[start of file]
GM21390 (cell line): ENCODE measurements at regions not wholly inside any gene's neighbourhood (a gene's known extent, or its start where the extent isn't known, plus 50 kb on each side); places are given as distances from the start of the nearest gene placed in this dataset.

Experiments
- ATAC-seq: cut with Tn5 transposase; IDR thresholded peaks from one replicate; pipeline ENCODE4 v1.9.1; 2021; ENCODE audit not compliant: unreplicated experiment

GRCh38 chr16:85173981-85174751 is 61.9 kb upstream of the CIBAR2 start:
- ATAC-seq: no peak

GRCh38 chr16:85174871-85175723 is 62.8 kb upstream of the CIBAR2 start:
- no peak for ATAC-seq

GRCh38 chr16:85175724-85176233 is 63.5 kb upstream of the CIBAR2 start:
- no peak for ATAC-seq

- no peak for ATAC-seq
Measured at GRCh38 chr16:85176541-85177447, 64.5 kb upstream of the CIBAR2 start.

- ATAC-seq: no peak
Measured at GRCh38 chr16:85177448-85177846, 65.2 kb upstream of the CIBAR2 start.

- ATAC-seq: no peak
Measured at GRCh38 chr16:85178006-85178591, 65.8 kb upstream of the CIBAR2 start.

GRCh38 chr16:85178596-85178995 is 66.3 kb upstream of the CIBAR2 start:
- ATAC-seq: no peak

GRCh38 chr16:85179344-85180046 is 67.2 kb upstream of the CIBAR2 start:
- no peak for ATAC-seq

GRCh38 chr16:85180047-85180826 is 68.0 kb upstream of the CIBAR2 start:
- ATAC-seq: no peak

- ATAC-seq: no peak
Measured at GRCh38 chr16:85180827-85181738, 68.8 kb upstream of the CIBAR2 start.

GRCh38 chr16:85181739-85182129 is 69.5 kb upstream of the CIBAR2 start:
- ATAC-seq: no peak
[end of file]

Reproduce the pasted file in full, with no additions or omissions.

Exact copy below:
GM21390 (cell line): ENCODE measurements at regions not wholly inside any gene's neighbourhood (a gene's known extent, or its start where the extent isn't known, plus 50 kb on each side); places are given as distances from the start of the nearest gene placed in this dataset.

Experiments
- ATAC-seq: cut with Tn5 transposase; IDR thresholded peaks from one replicate; pipeline ENCODE4 v1.9.1; 2021; ENCODE audit not compliant: unreplicated experiment

GRCh38 chr16:85173981-85174751 is 61.9 kb upstream of the CIBAR2 start:
- ATAC-seq: no peak

GRCh38 chr16:85174871-85175723 is 62.8 kb upstream of the CIBAR2 start:
- no peak for ATAC-seq

GRCh38 chr16:85175724-85176233 is 63.5 kb upstream of the CIBAR2 start:
- no peak for ATAC-seq

- no peak for ATAC-seq
Measured at GRCh38 chr16:85176541-85177447, 64.5 kb upstream of the CIBAR2 start.

- ATAC-seq: no peak
Measured at GRCh38 chr16:85177448-85177846, 65.2 kb upstream of the CIBAR2 start.

- ATAC-seq: no peak
Measured at GRCh38 chr16:85178006-85178591, 65.8 kb upstream of the CIBAR2 start.

GRCh38 chr16:85178596-85178995 is 66.3 kb upstream of the CIBAR2 start:
- ATAC-seq: no peak

GRCh38 chr16:85179344-85180046 is 67.2 kb upstream of the CIBAR2 start:
- no peak for ATAC-seq

GRCh38 chr16:85180047-85180826 is 68.0 kb upstream of the CIBAR2 start:
- ATAC-seq: no peak

- ATAC-seq: no peak
Measured at GRCh38 chr16:85180827-85181738, 68.8 kb upstream of the CIBAR2 start.

GRCh38 chr16:85181739-85182129 is 69.5 kb upstream of the CIBAR2 start:
- ATAC-seq: no peak